Peace at borders must for development, harmony: Mukherjee
A country cannot achieve development and harmony if there is no peace at its borders, President Pranab Mukherjee has said, days after he rejected Pakistan's contention that "non-state actors" were behind terror attacks in India.
"We have learnt the difficult way that unless there is peace at our borders, development and harmony cannot be achieved," he said while accepting an honorary degree from prestigious Istanbul University here yesterday, soon after arriving from Belgium.
The University honoured Mukherjee by conferring the 'Doctorate, Honoris Causa, in Political Science' for his achievements political life and contributions to governance and democracy in India.
"India and Turkey live in extremely difficult geographies, and both of us are aware of the grave challenges to our security, internal as well as external. However, I am sure you would agree that India's commitment to peace is unfailing. We continue to sustain moderation, pluralism and tolerance in our society," Mukherjee said.
Talking about commonality in India and Turkey's political structures, he said, "The success of our (India and Turkey) democratic institutions lies in responding to the challenges of our time and the hopes and aspirations of our people. They have to usher in the change and achieve the progress that we desire in our two countries."
Before leaving for the two-nation trip, Mukherjee had rejected Pakistan's contention that "non-state actors" were behind terror attacks in India, saying such elements were not coming from heaven but from territory under its control.
"...non-state actors, that is the phrase they used, then I responded by saying that non-state actors are not coming from heaven. Non-state actors are coming from territory under your (Pakistan's) control," he had told Euronews.
Mukherjee, who is on a three-day visit to Turkey, also emphasised on the absence of good governance as the root cause of many of the serious deficiencies in societies.
He identified good governance to be the essential, the most basic philosophy with the rule of law and justice being the most important tenets of good governance.
Mukherjee said, "It (absence of good governance) robs the citizenry of their security, and of their social and economic rights, ironically established for their welfare and collective good. Good governance is critically dependent on the existence of some fundamental pre-requisites."
"At the core is the inviolable adherence to rule of law and delivery of justice. From these principles would emanate the existence of participatory decision-making structure, transparency, responsiveness, accountability, equity and inclusiveness," said Mukherjee.
"This would particularly imply the existence of a corruption free society and the presence of adequate avenues especially for the marginalised sections to have a definitive role in decision-making. In brief, good governance means the existence of an elaborate architecture that has the good of the people as their only foci," he said.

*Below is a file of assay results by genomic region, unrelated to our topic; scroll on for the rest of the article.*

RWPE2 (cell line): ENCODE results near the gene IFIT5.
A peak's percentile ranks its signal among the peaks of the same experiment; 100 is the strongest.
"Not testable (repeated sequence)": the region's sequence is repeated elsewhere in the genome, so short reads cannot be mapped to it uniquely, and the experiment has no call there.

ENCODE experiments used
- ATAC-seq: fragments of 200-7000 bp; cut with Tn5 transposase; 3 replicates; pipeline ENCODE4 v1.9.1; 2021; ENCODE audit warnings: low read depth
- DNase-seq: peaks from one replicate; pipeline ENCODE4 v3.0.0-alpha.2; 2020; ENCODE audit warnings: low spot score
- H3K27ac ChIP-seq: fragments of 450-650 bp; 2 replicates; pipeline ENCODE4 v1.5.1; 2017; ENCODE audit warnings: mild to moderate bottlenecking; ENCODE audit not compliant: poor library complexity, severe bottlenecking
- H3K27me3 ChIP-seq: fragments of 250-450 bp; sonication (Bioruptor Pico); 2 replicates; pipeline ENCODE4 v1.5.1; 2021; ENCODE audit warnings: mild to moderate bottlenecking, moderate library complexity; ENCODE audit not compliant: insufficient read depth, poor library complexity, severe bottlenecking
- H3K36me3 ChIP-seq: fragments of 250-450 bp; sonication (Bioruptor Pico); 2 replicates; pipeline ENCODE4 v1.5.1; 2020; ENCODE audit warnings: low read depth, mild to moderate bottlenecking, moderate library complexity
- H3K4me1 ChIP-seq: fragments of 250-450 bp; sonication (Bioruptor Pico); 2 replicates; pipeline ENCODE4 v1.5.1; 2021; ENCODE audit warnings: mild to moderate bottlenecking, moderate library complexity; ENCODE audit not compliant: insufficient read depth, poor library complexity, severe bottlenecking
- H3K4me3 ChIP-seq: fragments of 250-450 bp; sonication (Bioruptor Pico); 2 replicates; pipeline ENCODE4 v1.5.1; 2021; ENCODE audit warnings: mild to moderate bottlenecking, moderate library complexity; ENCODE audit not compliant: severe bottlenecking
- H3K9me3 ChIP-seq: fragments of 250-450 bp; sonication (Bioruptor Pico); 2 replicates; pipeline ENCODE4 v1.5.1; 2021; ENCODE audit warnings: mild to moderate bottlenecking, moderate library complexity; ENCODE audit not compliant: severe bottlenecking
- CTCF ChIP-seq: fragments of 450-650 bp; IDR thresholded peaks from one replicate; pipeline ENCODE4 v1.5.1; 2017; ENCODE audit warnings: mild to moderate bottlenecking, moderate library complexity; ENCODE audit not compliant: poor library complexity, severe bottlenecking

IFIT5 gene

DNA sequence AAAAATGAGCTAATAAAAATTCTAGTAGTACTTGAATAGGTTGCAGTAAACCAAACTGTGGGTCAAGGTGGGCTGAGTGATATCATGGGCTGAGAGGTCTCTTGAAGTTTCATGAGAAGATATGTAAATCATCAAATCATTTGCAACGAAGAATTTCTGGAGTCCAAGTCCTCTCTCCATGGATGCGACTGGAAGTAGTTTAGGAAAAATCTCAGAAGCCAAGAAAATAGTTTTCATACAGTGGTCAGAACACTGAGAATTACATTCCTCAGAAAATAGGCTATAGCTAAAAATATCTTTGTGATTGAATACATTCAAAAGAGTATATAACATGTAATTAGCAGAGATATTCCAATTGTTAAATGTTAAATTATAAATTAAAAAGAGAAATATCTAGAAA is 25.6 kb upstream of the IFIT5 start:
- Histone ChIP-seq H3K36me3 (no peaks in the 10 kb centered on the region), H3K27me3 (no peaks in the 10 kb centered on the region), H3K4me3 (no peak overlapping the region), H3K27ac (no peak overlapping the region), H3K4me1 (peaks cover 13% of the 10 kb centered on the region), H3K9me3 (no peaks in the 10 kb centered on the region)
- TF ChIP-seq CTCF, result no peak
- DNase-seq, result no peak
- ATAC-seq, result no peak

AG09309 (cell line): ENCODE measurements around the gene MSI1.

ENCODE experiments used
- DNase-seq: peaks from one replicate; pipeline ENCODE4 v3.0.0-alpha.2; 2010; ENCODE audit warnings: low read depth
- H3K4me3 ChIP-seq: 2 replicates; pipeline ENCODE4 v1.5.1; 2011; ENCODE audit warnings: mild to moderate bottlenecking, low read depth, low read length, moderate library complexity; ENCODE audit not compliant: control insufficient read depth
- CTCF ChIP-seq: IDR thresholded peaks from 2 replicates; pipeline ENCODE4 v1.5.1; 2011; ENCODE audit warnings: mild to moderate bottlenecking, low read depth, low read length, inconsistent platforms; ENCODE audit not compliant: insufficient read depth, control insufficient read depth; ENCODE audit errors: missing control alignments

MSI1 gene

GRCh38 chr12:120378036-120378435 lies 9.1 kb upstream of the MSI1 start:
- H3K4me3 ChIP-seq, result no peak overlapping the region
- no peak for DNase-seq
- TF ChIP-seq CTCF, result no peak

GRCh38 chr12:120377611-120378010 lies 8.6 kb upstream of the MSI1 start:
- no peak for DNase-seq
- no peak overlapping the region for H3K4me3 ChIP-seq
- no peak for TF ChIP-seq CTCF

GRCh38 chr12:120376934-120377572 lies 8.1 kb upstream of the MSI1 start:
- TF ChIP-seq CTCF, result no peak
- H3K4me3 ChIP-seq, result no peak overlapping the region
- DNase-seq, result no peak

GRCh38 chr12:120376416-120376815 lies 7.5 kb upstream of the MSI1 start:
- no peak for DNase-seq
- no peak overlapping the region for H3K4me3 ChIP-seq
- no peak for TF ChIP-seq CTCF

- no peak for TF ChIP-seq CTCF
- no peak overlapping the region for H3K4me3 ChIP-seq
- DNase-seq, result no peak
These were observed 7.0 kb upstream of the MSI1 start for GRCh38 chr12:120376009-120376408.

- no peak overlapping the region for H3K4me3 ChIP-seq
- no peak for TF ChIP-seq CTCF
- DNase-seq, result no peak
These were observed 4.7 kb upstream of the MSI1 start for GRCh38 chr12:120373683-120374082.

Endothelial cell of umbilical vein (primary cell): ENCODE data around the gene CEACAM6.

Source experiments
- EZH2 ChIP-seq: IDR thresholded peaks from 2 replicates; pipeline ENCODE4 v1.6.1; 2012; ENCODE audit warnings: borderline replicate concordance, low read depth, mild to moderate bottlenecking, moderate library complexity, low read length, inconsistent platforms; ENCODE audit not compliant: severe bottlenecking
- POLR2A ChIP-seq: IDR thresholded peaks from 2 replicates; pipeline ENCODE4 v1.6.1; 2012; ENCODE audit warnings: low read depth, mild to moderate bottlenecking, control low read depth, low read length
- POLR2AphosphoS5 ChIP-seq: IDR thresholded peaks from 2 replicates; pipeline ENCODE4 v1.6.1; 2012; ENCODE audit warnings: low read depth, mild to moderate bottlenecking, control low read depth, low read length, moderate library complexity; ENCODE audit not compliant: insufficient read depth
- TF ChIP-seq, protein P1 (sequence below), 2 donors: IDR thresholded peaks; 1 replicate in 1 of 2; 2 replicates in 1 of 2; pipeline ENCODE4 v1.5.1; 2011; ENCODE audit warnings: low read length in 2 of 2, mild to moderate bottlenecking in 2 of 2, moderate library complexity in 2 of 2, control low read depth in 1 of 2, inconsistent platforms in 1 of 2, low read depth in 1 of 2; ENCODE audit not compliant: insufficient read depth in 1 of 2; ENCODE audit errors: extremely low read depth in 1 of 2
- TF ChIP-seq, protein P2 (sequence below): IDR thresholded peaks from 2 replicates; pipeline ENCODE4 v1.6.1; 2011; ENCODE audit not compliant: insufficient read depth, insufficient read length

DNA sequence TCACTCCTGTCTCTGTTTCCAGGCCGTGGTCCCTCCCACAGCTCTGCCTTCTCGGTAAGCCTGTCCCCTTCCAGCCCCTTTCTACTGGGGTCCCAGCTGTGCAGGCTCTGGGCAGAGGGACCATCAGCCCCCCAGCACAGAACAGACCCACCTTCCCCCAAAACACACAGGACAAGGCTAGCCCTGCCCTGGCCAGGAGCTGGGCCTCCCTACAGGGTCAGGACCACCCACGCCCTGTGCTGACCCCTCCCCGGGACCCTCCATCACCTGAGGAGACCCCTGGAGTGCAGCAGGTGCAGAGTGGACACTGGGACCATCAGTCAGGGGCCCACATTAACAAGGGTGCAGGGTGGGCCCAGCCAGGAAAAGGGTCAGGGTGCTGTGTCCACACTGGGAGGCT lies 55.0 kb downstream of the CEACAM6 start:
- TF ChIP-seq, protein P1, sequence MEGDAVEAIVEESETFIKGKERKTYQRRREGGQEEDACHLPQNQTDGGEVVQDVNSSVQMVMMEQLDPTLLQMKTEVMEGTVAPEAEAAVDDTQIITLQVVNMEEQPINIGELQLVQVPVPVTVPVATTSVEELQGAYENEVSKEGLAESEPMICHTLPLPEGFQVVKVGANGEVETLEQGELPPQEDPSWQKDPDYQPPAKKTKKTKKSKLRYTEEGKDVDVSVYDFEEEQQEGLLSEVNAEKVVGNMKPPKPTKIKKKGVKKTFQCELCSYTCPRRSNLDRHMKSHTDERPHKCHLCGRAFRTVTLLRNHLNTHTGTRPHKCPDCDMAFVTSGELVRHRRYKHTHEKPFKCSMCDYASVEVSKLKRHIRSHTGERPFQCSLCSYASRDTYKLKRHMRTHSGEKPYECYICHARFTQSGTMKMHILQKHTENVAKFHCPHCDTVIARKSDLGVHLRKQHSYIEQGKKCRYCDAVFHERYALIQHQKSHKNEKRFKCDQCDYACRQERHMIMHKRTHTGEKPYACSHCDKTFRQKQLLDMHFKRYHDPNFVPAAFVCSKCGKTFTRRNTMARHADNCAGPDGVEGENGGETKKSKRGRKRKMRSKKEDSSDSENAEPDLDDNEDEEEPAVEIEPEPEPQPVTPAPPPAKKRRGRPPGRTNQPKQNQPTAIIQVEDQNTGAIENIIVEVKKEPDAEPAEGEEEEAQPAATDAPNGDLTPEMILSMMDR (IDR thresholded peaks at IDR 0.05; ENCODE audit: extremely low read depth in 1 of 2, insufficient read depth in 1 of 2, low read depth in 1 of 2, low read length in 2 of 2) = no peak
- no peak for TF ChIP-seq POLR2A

Mukherjee, while talking about his vision of India in the year 2047, said, "I certainly hope that with all this, in 2047—after one hundred years of independence—my vision of an India fully transformed into a democratically mature, stable and peaceful nation with freedom and opportunity for all will become a reality. It will be an India that is economically prosperous at all levels of society."
He also said India is no longer defined by her problems but by her achievements and the opportunities it offers. However, achieving equitable economic growth is still a challenge.
While accepting the Doctorate, the President said, "While I am humbled by this honour, this recognition, in my view, is due to the Indian nation and its people. India is a developing economy. It has pursued a democratic model of governance to provide opportunity for the development of every individual.
"India's democracy is an inspiration to the forces of liberty around the world. When we started our journey of democracy in 1947, we were a new nation with a handful of challenges. We have overcome trials and tribulations and grown in strength to be a vibrant democracy today," he said.
Dwelling on democracy, the President India and Turkey share a deep commonality in respective political structures and the success of lies in the democratic institutions in responding to the challenges.
"They have to usher in the change and achieve the progress that we desire in our two countries. A key factor that can contribute to its achievement is Good Governance," he said.
"Good governance is critically dependent on the existence of some fundamental pre-requisites. At the core is the inviolable adherence to rule of law and delivery of justice. From these principles would emanate the existence of participatory decision-making structure, transparency, responsiveness, accountability, equity and inclusiveness," he said.